JUNE 8, 2016, STENNIS SPACE CENTER, Miss. (NNS) – The Navy is bringing warrant officers back to Naval Oceanography in 2018 after a 28-year hiatus.
In late March, the Navy Personnel Command released the message, NAVADMIN 079/16, reestablishing the program and at the same time disestablishing the Oceanography Limited Duty Officer (LDO) Program.
“In order to meet the increasing demand for officers with specific technical meteorology and oceanography knowledge, skills and abilities, the Secretary of the Navy has approved the establishment of the Oceanography Chief Warrant Officer (CWO) Designator,” the message said.
The first warrant officer candidates will be selected by the fiscal year 2018 board.
“The Navy wants to retain the technical expertise of the senior enlisted aerographer’s mates and to give Sailors opportunities to pursue their interests in the technical aspects of our work,” said Cmdr. Christi Montgomery, oceanography officer community manager.
Montgomery said there are no commissioning programs available that provide advancement opportunities to allow continued focus on technical expertise within the community. Senior enlisted Sailors increasingly gain administration and policy responsibilities, while the technical aspects of their specialties are de-emphasized. LDOs with seniority are increasingly focused on officer/leadership responsibilities and less on the technical aspects of the job.
The revival of the CWO program also came partially out of necessity. The LDO/CWO Officer Sustainability Initiative, approved in 2010 and implemented in 2012, forced the information warfare LDO communities to become “off-ramp” communities, removing their control grade billets — lieutenant commander and above — and thus forcing those officers to either retire when eligible or laterally transfer into the IWC restricted line sister community, such as 1800 for oceanography.
In addition, the OSI lowered the time-in-service eligibility requirement for LDO. Projections revealed the LDO community would be composed largely of first class petty officers, who have been advancing at 100 percent, and the LDO program would essentially become a junior officer accession source for the oceanography community.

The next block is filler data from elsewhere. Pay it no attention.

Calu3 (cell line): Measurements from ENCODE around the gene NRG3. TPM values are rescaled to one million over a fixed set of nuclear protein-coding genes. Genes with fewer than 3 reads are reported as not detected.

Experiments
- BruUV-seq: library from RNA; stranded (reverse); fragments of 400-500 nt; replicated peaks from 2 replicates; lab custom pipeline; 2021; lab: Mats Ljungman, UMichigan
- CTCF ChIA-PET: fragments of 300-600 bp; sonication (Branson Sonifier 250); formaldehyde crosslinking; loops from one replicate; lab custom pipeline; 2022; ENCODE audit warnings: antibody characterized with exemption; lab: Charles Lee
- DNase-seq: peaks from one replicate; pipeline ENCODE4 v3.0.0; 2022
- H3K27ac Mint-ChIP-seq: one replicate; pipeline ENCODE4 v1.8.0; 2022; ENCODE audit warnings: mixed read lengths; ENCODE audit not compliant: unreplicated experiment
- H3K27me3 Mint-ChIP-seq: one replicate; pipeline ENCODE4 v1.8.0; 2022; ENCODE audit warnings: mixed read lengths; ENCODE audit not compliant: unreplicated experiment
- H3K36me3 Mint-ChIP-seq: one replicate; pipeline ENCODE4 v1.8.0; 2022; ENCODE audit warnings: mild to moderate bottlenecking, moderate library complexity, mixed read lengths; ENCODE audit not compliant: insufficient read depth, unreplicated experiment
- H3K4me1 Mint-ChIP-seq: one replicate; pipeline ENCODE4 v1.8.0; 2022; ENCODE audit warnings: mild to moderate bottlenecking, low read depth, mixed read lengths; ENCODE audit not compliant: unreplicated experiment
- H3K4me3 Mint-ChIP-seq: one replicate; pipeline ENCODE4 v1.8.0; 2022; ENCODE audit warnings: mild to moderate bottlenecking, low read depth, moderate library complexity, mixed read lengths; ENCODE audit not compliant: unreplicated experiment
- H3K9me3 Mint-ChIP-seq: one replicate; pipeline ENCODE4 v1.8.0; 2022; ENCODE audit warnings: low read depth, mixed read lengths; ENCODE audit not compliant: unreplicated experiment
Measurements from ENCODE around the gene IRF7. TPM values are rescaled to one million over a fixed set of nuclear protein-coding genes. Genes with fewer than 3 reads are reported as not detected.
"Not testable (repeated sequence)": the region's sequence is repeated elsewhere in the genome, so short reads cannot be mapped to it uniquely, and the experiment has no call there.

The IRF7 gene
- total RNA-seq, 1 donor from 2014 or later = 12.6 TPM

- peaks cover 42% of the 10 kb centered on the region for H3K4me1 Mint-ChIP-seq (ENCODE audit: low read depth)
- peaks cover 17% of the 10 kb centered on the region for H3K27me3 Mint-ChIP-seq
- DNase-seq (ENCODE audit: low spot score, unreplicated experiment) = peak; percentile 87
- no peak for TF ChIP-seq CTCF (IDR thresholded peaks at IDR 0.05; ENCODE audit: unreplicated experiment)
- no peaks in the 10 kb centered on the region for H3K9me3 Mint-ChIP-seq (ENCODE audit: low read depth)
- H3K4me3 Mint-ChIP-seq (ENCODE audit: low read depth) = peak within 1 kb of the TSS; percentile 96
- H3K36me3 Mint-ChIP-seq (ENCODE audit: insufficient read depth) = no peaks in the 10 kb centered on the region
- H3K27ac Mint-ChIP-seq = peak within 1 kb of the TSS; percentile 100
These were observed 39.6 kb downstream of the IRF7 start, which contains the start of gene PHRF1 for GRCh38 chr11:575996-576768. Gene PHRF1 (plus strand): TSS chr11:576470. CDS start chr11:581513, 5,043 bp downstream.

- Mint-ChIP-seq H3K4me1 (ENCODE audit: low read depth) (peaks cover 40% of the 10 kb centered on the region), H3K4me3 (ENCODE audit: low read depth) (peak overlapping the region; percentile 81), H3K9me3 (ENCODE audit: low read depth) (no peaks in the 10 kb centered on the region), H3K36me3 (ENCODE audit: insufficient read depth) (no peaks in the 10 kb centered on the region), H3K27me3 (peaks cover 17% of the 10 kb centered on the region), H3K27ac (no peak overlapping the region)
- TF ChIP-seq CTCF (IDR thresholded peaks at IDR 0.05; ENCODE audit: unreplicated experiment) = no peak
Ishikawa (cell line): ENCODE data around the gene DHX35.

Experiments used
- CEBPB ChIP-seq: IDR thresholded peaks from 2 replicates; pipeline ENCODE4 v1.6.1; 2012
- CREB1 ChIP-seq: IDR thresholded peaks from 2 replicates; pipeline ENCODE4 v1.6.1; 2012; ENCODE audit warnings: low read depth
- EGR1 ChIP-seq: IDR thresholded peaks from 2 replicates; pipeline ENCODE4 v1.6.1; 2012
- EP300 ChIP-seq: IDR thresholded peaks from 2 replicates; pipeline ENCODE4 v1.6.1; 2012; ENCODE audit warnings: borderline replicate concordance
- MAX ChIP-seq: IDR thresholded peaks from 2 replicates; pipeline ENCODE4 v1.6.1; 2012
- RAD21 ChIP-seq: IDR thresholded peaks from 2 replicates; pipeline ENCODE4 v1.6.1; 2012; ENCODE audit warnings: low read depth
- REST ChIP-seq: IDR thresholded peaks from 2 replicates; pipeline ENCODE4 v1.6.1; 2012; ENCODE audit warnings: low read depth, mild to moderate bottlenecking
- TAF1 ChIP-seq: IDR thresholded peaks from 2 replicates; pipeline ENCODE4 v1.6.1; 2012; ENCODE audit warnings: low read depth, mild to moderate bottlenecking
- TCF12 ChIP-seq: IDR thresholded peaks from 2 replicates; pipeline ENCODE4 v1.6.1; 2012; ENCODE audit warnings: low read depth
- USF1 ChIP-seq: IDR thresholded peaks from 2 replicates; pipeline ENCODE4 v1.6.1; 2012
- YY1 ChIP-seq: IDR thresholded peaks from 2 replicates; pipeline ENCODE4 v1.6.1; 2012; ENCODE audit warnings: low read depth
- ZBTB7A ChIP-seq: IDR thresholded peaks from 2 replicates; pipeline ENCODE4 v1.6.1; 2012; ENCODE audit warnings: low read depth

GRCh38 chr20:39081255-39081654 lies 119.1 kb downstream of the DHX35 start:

“This future scenario was not an optimal solution either for the oceanography wardroom or the aerographer’s mate rating,” Montgomery said.
But the new program isn’t quite the same as the one discontinued 28 years ago. The former community CWOs were aerographer CWOs and focused on meteorology support, originally during World War II.
“The original aerographer CWO community was created prior to the establishment, in 1975 of a single designator (18XX) which combined meteorologists and oceanographers/geophysicists,” said Montgomery. “The new CWO community name is ‘Oceanography CWO.’ This matches the community name for 1,800 officers and supports our community’s expanded role in supporting the fleet in ocean-centric warfare areas. It does not, however, imply that the new CWOs will be solely supporting oceanography mission areas. The proposed assignments for the new community span the same mission sets as our current officer and enlisted billet assignments.”
The fiscal year 2018 In-service Procurement Board will select the first oceanography CWOs for a FY 2018 commission. Application deadline to Navy Personnel Command likely will be Oct. 1. To be eligible for the program, Sailors must have 14-20 years of service with waivers up to 22 years of service for master chief petty officers only. Applicants must be E-7 (select) or above and must have previously qualified as aerographer’s mate forecasters (NEC 7412).
Montgomery said plans at this point call for approximately three CWO selections per cycle. The number of accessions will allow the program to grow slowly and allow the numbers to adjust as the program develops, but the phasing plan and billet locations have not yet been released. The proposed community structure ensures promotion opportunity up to CWO5.
The LDO/CWO community managers have submitted a proposal for LDO and CWO statutory promotion by competitive category by FY 2020. If approved, oceanography CWOs will compete for promotion at statutory boards with only Information Warfare Community warrant officers. Oceanography LDOs compete with all LDOs in the Navy for promotion. Oceanography detailers will assign oceanography CWOs.
How the existing LDOs fit into this new program has not been determined. BUPERS-3 is exploring the possibility for LDOs who do not yet have a permanent commission or are under a probationary officer status (O-1 to O-3) to revert to CWO if they desire to do so. Montgomery said there is currently nothing in law or policy to prevent this opportunity, but more work remains to ensure that all risks are mitigated and policy makers’ concerns are assuaged.
In the meantime, the oceanography community will be able to take advantage of a higher level of technical expertise and will be able to retain that capability longer.
“This is a very positive change for the [Navy Meteorology and Oceanography Community] (METOC),” Montgomery said. “We want to keep the best technical leaders in our force in order to advance our support to the rapidly expanding naval mission set and platform base.”
The METOC community is, with intelligence, information professionals, cryptologists, as well as cyber and space, a part of the Navy’s Information Warfare Community, which is led by the Navy’s newest type command, Naval Information Forces (NAVIFOR). NAVIFOR’s mission is to support operational commanders ashore and afloat by providing combat-ready information warfare forces, which are forward deployable, fully trained, properly manned and capably equipped.